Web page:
In reference to human clinical experiments,research depicts that compared to diets having carbohydrates,participants resistant to insulin yet taking a MUFA diet,demonstrated enhanced fat oxidation levels as well as reduced abdomento leg adipose ratio (Leah, Sydney &amp Peter, 2011). This leads inthe avoidance of fat accumulation around the waist. The findingapplies most to individuals at peril for MetS, as a rise in centraladiposity relates to reduced adiponectin expression, as well asinsulin sensitivity after taking a carbohydrate diet in place of MUFAdiet (Leah, Sydney &amp Peter, 2011). An inverse association hasbeen depicted amid flowing levels of adiponectin, percent of body fatand fat collection centrally, particularly visceral adiposity.Likewise, in a different study, an SFA diet was replaced with a MUFAdiet in obese males by employing a randomized crossover strategy indetermining the impacts on body mass and composition. Evaluation ofbody composition depicted a relevant drop in body and fat weightafter MUFA diet (Leah, Sydney &amp Peter, 2011). In addition, thealterations in body and fat weight followed a drop in waist-to-hipfat following introduction to a MUFA diet versus a SFA diet.

Despite research depicting the effectivenessof olive oil as a MUFA in reducing fat buildup, there are studiesdemonstrating that olive oil has the capability of causing body fatbuild up. In a study conducted by (Keita et al, 2013), the outcomesdepict that obesity relies on the fat quantity consumed, ingestionand time of diet treatment. Following a four week treatment ofhigh-fat feeds to rats, there was notable body mass rise, withsaturated and monounsaturated fatty acids backing adiposity (Keita etal, 2013). Over the years, consuming a Mediterranean rich diet hasbeen linked with reduced levels of cardiovascular illness. The dietcomprises high intake of olive oil, resulting in reduced energydensity, but more fiber content, which leads to satiation. Thisexplains the drop in body mass, deposit of fat in the abdominal areaas well as blood glucose fasting. Contrary, the research depict thatgiving hypercaloric acid to rats results in more energy ingestion,which might aid visceral fat accumulation (Keita et al, 2013). Theargument is that the metabolic effect of high oleic acid consumptionis inconclusive in human beings, while it apparently results inobesity in rats. Though diet fat intake plays a crucial function inavoiding cardiovascular illness, it is supposed that the entireconsumption of fat, SFA or MUFA, despite its quality enhances theperil of fat buildup and cardiovascular illness (Keita et al, 2013).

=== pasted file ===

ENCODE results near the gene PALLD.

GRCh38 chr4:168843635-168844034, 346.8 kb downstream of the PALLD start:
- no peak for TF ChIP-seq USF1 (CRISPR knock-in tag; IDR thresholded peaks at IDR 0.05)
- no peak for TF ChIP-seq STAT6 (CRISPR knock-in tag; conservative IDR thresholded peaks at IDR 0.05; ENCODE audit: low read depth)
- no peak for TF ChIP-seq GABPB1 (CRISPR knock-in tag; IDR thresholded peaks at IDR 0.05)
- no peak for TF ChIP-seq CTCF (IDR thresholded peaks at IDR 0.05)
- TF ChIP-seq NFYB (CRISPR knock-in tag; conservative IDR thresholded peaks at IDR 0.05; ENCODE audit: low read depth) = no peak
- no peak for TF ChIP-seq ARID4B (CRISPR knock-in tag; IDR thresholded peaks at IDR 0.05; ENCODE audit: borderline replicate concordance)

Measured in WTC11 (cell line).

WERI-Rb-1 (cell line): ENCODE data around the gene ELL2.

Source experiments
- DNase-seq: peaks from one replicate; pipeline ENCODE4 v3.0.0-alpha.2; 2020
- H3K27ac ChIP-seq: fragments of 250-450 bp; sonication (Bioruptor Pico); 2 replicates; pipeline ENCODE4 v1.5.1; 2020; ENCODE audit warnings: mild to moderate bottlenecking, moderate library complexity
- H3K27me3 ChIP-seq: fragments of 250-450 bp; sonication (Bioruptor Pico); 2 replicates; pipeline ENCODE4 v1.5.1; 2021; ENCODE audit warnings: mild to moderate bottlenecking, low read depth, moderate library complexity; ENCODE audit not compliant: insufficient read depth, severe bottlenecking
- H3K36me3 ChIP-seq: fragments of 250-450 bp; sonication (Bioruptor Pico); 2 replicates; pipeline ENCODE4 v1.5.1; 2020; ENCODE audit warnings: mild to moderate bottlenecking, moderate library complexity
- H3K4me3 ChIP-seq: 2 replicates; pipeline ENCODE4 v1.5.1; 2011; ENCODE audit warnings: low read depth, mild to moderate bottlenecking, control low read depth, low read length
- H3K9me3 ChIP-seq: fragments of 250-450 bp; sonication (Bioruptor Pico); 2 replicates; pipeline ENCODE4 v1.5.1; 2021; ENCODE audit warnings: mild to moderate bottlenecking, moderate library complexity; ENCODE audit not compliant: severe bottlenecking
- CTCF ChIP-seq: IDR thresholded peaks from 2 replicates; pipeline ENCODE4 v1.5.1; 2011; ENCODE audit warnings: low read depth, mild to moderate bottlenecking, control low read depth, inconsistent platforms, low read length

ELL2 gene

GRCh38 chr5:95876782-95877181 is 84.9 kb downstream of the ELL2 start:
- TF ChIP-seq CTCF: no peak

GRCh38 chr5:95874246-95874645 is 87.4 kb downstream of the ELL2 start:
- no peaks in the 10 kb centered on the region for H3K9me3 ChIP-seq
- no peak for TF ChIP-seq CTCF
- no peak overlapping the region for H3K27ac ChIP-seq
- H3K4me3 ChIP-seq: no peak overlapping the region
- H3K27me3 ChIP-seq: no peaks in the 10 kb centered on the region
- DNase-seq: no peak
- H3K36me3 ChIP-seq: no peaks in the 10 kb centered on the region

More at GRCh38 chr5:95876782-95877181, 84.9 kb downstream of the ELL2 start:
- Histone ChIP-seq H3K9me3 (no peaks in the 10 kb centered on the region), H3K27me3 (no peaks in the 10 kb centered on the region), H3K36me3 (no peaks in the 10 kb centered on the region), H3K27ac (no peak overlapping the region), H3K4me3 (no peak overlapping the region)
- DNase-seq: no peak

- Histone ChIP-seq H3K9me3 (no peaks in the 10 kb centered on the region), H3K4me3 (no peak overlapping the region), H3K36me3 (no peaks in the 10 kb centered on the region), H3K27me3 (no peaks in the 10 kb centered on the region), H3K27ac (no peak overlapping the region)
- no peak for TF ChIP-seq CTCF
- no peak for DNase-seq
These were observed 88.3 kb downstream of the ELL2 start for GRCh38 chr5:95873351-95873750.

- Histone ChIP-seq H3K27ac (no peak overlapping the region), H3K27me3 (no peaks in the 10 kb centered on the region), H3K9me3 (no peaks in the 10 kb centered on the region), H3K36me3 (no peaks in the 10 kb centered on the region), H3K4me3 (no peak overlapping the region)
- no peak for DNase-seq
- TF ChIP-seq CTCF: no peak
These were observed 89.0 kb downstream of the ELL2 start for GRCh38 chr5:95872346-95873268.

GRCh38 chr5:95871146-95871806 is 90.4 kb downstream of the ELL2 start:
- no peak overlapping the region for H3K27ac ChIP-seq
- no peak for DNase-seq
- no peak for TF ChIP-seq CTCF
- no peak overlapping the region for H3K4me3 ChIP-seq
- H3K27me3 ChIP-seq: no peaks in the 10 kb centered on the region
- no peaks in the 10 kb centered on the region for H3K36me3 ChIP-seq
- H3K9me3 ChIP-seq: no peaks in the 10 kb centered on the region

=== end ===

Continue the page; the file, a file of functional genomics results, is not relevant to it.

It is true that diets containingmonounsaturated fats are better compared to those with saturatedfats. However, just because they are better, does not imply they arerecommendable. MUFA like olive oil might also result in diseasedarteries. In a study involving the feeding of monkeys with amonounsaturated diet, the monkeys had widespread atheroscleroticplaques within the coronary artery (Rudel, Parks &amp Sawyer, 1995).Scientists have long established that monkeys feeding on fat andcholesterol diets lead to atherosclerosis similar to humans. Inaddition, the blood cholesterol points of monkeys react to diversekinds of fats similarly to studies noted in humans (Rudel, Parks &ampSawyer, 1995). Hence, the monkey research assessing the effect ofdiverse kinds of fat on blood lipids, as well as atherosclerosisresults, depict that olive oil consumption may result in fat buildupjust as in the monkeys. The samples fed with similar fat content ofSFA, MUFA and polyunsaturated fats, had increased LDL. Autopsyresults also demonstrated artherosclerotic plaques in all samples.The MUFA and SFA diet was uniformly damaging (Rudel, Parks &ampSawyer, 1995). Monkeys that consumed MUFA had similar levels ofcoronary artery atherosclerosis like in SFA. Although monkeys in theMUFA diet had minimal LDL and more HDL compared to those on a SFAdiet, in the end, both groups had the similar level of harm toarteries (Rudel, Parks &amp Sawyer, 1995).